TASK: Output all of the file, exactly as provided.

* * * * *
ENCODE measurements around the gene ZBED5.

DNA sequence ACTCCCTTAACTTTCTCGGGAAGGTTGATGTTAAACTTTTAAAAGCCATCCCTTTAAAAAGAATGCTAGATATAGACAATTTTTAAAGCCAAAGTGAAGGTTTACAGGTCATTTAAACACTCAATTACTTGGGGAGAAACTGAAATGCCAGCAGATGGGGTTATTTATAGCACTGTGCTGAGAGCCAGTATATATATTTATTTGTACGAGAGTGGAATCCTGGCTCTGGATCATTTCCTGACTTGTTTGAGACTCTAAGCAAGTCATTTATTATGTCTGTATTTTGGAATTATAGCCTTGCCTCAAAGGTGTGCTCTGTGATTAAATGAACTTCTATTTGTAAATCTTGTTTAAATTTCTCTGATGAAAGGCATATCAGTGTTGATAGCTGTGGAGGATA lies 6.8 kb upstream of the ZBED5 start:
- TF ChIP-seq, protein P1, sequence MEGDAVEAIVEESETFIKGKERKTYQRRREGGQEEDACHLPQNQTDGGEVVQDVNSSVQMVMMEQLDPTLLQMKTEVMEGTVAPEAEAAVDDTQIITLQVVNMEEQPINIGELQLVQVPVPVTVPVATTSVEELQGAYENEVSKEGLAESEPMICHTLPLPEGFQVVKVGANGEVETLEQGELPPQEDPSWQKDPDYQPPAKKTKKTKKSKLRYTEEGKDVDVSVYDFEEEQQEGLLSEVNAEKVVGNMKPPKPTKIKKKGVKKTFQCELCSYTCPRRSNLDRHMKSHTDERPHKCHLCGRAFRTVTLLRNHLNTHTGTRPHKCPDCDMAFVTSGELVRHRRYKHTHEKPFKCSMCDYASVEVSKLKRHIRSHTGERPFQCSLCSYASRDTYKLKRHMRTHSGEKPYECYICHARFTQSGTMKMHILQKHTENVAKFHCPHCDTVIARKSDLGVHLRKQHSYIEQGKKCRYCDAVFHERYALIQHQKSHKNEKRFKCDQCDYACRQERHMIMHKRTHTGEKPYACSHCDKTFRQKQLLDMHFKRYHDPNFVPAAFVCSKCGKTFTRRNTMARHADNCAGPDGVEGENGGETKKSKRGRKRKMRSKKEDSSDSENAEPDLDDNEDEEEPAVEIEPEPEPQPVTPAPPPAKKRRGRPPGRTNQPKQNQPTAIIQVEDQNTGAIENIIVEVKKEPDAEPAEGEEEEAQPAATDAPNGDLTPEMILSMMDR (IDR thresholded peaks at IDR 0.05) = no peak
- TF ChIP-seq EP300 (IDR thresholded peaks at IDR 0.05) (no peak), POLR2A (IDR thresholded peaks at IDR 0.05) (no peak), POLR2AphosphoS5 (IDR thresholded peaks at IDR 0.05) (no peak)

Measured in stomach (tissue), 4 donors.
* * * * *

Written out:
ENCODE measurements around the gene ZBED5.

DNA sequence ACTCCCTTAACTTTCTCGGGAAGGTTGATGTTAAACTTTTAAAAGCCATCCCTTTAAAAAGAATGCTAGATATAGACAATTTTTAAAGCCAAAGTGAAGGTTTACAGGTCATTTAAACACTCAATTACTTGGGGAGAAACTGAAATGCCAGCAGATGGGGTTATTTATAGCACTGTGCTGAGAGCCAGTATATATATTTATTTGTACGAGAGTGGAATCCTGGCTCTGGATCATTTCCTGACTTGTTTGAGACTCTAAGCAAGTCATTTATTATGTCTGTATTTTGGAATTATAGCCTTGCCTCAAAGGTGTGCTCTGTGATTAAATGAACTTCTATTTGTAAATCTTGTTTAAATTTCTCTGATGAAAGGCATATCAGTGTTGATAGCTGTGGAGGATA lies 6.8 kb upstream of the ZBED5 start:
- TF ChIP-seq, protein P1, sequence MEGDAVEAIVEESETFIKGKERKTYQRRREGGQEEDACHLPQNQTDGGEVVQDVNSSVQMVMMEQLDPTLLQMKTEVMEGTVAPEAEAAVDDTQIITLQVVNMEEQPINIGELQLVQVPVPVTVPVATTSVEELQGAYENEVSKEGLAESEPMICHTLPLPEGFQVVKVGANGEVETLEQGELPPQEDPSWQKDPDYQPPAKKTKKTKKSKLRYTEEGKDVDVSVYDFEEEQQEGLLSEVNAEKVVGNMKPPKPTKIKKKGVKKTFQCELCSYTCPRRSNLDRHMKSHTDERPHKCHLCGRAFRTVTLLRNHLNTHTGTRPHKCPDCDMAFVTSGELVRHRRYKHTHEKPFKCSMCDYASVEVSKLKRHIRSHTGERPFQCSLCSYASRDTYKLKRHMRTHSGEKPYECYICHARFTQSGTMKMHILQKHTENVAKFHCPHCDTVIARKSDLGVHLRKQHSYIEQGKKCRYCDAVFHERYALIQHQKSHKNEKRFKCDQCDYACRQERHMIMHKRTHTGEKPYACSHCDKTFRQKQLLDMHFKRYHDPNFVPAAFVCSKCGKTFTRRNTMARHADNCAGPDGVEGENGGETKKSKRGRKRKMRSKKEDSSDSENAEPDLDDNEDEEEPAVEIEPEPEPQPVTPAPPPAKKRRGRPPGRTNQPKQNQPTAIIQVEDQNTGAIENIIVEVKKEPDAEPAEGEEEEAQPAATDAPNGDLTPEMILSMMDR (IDR thresholded peaks at IDR 0.05) = no peak
- TF ChIP-seq EP300 (IDR thresholded peaks at IDR 0.05) (no peak), POLR2A (IDR thresholded peaks at IDR 0.05) (no peak), POLR2AphosphoS5 (IDR thresholded peaks at IDR 0.05) (no peak)

Measured in stomach (tissue), 4 donors.